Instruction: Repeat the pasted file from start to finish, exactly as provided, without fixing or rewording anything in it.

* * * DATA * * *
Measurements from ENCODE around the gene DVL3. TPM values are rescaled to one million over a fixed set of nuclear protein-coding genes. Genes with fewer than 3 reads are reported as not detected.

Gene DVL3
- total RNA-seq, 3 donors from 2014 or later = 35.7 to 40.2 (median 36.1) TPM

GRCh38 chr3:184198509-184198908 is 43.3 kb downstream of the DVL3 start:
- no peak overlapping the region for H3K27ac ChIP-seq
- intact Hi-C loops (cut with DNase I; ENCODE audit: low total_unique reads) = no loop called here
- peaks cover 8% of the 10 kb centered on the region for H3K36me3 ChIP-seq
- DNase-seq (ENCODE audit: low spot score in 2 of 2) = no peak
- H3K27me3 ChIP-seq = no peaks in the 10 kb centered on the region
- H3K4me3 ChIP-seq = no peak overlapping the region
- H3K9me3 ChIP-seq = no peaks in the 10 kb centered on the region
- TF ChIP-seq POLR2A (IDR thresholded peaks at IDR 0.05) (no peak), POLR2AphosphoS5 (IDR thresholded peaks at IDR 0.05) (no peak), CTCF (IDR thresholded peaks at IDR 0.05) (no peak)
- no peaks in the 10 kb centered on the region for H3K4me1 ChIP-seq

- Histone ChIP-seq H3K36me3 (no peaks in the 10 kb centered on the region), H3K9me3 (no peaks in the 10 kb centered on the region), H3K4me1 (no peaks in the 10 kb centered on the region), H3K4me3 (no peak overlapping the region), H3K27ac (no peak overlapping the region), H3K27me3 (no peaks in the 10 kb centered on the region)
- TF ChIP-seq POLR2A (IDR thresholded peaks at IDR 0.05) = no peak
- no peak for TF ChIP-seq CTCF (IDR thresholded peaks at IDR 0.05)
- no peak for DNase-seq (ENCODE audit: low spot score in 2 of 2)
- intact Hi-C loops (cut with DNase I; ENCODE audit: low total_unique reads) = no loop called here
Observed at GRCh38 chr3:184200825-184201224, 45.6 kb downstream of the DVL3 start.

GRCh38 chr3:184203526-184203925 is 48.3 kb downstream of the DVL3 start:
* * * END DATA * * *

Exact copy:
Measurements from ENCODE around the gene DVL3. TPM values are rescaled to one million over a fixed set of nuclear protein-coding genes. Genes with fewer than 3 reads are reported as not detected.

Gene DVL3
- total RNA-seq, 3 donors from 2014 or later = 35.7 to 40.2 (median 36.1) TPM

GRCh38 chr3:184198509-184198908 is 43.3 kb downstream of the DVL3 start:
- no peak overlapping the region for H3K27ac ChIP-seq
- intact Hi-C loops (cut with DNase I; ENCODE audit: low total_unique reads) = no loop called here
- peaks cover 8% of the 10 kb centered on the region for H3K36me3 ChIP-seq
- DNase-seq (ENCODE audit: low spot score in 2 of 2) = no peak
- H3K27me3 ChIP-seq = no peaks in the 10 kb centered on the region
- H3K4me3 ChIP-seq = no peak overlapping the region
- H3K9me3 ChIP-seq = no peaks in the 10 kb centered on the region
- TF ChIP-seq POLR2A (IDR thresholded peaks at IDR 0.05) (no peak), POLR2AphosphoS5 (IDR thresholded peaks at IDR 0.05) (no peak), CTCF (IDR thresholded peaks at IDR 0.05) (no peak)
- no peaks in the 10 kb centered on the region for H3K4me1 ChIP-seq

- Histone ChIP-seq H3K36me3 (no peaks in the 10 kb centered on the region), H3K9me3 (no peaks in the 10 kb centered on the region), H3K4me1 (no peaks in the 10 kb centered on the region), H3K4me3 (no peak overlapping the region), H3K27ac (no peak overlapping the region), H3K27me3 (no peaks in the 10 kb centered on the region)
- TF ChIP-seq POLR2A (IDR thresholded peaks at IDR 0.05) = no peak
- no peak for TF ChIP-seq CTCF (IDR thresholded peaks at IDR 0.05)
- no peak for DNase-seq (ENCODE audit: low spot score in 2 of 2)
- intact Hi-C loops (cut with DNase I; ENCODE audit: low total_unique reads) = no loop called here
Observed at GRCh38 chr3:184200825-184201224, 45.6 kb downstream of the DVL3 start.

GRCh38 chr3:184203526-184203925 is 48.3 kb downstream of the DVL3 start: